Embracing disruption: how technological change in the delivery of legal services can improve access to justice.

Author:Brescia, Raymond H.
Position:Introduction through III. The Past and Present of Disruption of the Provision of Legal Services D. Ethical Considerations Regarding Innovations in the Legal Services Sector, p. 553-586
 
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  1. INTRODUCTION

    Change has come to the legal profession. Technology has supercharged the ability of lawyers to conduct lightning-fast legal research; engage in e-discovery; bend time and space by communicating with clients, colleagues, and adversaries scattered throughout the world; and draft hundreds if not thousands of documents with a few key strokes. But just as technology has made lawyering easier, it has also made it easier to provide services that look a lot like lawyering. And the provision of legal services is becoming commodified: carried out by lawyers and nonlawyers alike in a way that is far less expensive than the traditional, "bespoke" model of lawyering.

    In the words of Clayton Christensen, the legal profession is in the midst of a disruption: a monumental, transformative shift in shape and focus that will change the practice of law forever. Some lament this phenomenon. Some worry that it signals the end of big law and that it will have ripple effects throughout the legal industry; that it means there will be fewer lawyers and fewer law schools and that the transformation of lawyering will harm the ability of all lawyers to earn a living--not just those in large, white-shoe firms, but also those practicing in small towns and rural America. Others claim that the new modes of providing legal services--websites, mobile applications, do-it-yourself programs--threaten the consumer, who may receive services at a discounted price, yet those services may be of such low quality that they might end up causing more harm than good. (1) Some, like Richard Susskind, embrace this disruption and believe the changes in the legal profession will mean a different role for lawyers in the future. (2) Many assess the impact of these disruptions on the delivery of services to wealthier clients and corporations, who, in many instances, are the only ones able to afford lawyers in the U.S. legal market in the first place.

    But if Christensen's "Innovator's Dilemma" theory of business disruption is to be believed, true change in the market for the provision of legal services will not come from those serving wealthier clients. Instead, disruption in the legal field will come from those serving individuals of lower income who do not require the type of representation that has become the norm in the celebrated halls of the largest, wealthiest law firms. True disruption is likely to come from those serving the "lower end" of the market: the solo practitioners, legal services lawyers, and "low bono" providers of legal services. It is innovation in these corners of the market where pathbreaking disruption will take place, mostly out of necessity. What is more, it is the low-end of the market that is actually quite robust--that is, there is a desperate need for legal services, just an inability to pay for them.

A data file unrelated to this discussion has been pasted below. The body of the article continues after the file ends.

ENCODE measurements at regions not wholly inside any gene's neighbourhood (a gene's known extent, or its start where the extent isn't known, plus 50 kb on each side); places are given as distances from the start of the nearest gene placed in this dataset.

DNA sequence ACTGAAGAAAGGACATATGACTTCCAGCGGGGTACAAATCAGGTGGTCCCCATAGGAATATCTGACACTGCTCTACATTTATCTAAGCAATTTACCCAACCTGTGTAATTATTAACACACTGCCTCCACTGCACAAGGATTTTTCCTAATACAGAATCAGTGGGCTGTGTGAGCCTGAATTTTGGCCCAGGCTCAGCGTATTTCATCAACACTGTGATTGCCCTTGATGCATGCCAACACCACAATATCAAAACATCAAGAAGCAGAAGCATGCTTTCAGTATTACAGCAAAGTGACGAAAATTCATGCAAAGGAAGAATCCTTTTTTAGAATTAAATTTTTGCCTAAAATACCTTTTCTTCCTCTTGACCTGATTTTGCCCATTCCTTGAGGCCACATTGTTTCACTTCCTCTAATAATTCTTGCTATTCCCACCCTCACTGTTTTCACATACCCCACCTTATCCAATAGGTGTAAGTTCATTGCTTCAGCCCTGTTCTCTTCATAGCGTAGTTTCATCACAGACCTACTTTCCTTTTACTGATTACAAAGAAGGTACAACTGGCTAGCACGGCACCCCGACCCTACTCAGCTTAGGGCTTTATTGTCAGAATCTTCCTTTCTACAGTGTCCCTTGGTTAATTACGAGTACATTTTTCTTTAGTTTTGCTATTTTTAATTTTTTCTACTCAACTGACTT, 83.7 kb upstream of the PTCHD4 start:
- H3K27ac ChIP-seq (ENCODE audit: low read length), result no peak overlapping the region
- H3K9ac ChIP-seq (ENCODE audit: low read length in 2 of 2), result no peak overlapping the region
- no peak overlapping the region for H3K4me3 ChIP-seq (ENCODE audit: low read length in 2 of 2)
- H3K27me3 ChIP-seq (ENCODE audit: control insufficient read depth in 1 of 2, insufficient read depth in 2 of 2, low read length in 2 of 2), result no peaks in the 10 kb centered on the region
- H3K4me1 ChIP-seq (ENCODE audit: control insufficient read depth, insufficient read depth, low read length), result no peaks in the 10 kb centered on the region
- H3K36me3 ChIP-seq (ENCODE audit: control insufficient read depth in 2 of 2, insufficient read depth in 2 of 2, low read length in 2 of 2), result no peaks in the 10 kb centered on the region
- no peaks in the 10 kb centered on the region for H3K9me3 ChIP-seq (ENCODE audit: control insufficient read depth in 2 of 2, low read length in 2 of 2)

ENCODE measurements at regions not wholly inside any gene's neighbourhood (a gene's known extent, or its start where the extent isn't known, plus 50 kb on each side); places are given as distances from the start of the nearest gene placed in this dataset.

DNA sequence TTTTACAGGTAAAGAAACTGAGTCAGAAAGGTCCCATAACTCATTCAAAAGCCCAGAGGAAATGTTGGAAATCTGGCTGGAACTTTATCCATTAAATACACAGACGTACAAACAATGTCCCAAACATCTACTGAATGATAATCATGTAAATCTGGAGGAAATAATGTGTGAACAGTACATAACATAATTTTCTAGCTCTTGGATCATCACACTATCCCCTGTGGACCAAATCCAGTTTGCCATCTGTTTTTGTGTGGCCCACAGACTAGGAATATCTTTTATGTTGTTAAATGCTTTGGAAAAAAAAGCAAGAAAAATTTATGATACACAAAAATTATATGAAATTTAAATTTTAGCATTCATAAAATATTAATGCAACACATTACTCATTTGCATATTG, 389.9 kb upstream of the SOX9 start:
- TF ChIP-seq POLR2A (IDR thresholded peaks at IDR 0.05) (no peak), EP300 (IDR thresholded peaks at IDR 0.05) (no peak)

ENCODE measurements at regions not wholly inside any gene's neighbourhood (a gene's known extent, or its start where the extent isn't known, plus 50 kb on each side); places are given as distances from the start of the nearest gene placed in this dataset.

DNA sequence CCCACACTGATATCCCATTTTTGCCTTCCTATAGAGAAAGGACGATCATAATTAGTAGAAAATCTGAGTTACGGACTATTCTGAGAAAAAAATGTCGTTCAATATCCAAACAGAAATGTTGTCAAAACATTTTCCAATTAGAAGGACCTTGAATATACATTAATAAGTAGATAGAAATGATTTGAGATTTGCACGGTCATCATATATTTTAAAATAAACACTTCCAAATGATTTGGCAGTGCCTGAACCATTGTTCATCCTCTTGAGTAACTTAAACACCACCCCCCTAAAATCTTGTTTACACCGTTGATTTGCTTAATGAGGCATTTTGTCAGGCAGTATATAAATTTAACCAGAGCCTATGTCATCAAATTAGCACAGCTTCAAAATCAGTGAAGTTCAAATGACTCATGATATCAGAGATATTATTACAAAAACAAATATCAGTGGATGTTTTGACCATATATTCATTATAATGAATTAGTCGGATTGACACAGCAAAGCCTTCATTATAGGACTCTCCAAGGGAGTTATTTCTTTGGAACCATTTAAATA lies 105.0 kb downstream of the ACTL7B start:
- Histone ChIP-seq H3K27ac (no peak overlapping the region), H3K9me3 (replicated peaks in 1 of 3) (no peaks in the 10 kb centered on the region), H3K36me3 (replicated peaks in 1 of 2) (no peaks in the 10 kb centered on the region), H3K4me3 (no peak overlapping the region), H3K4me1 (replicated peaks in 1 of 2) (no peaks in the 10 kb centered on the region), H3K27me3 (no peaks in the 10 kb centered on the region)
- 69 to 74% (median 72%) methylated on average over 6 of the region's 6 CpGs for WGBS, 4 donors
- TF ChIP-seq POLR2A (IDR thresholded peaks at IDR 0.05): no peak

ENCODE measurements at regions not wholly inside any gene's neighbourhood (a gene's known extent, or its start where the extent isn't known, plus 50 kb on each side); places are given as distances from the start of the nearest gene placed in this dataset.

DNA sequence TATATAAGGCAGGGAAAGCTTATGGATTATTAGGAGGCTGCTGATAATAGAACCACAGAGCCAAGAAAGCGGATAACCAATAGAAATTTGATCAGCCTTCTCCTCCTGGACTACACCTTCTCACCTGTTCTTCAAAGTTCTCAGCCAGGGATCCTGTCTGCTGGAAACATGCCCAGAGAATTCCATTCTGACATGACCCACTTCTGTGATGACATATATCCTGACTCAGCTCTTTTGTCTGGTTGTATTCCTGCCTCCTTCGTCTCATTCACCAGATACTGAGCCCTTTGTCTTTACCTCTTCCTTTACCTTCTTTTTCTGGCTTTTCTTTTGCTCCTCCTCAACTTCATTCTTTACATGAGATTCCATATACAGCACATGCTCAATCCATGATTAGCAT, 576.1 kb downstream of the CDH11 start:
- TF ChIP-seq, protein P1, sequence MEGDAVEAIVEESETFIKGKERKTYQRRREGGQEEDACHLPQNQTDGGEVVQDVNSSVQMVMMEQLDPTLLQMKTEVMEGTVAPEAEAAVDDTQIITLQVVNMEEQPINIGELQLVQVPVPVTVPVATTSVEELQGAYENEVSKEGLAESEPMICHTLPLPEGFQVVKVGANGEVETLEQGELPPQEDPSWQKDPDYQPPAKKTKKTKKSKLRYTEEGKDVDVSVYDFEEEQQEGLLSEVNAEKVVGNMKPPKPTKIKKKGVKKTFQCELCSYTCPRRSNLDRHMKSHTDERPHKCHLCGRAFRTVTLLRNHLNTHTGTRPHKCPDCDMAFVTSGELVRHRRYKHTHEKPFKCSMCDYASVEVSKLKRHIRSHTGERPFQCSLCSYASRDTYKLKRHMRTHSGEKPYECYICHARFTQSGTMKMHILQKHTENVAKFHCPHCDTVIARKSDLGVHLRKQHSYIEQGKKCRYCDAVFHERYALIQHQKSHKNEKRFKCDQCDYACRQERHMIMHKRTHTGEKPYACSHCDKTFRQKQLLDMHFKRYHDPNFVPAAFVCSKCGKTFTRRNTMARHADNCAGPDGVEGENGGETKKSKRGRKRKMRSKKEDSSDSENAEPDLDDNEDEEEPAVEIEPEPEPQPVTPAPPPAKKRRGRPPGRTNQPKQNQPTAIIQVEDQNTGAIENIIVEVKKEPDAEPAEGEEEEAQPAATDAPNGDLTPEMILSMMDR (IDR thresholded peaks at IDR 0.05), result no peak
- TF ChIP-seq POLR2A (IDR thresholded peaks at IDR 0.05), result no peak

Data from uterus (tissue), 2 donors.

If disruption is indeed coming to the legal services market, and few can doubt that it is, technological innovation, one of the main drivers of this disruption, can serve to widen access to justice in communities desperate for legal assistance--low- to moderate-income communities, the working poor, and the middle class. Christensen's theories of disruption, which will be discussed here, posit that disruptive innovation does not start at the high-end of the market, but rather typically enters the low end and filters its way up, changing the way a particular market segment operates. (3) Most who have bemoaned the disruption occurring in the legal market have pointed out that lawyers for wealthier clients are seeing their profits diminish and their clients demanding more efficient, less expensive services. What we hope to do here is identify ways that disruption can occur in the provision of legal services to improve access to justice, particularly for low- and moderate-income individuals and families. If Christensen's theories about disruption are to be believed, it is here where true disruption of the legal services profession will occur. Given the need in these communities for affordable legal services, perhaps disruption in this market has its benefits; at a minimum, it offers a way to improve access to justice for communities and individuals underserved by the present--and expensive--modes of delivering legal services in the United States.

    To explore these issues, this paper proceeds as follows. In Part II, we will discuss Clayton Christensen's theories of business disruption with particular emphasis on service economy fields, like legal services. In Part III, we will provide an overview of some of the disruptions currently taking place in the legal profession. We will also assess how the machinery for monitoring the unauthorized practice of law has responded to some of the more popular entities that have broken into the legal services market and are providing such services at a rate that is a fraction of what the typical lawyer would charge. In Part IV, we will look at ways that technological change can improve access to justice for low- and moderate-income communities and explore one manifestation of this phenomenon, namely, a web-based interface for individuals facing a mortgage foreclosure. We will also look at some areas for concern should technological innovations begin to address the justice gap.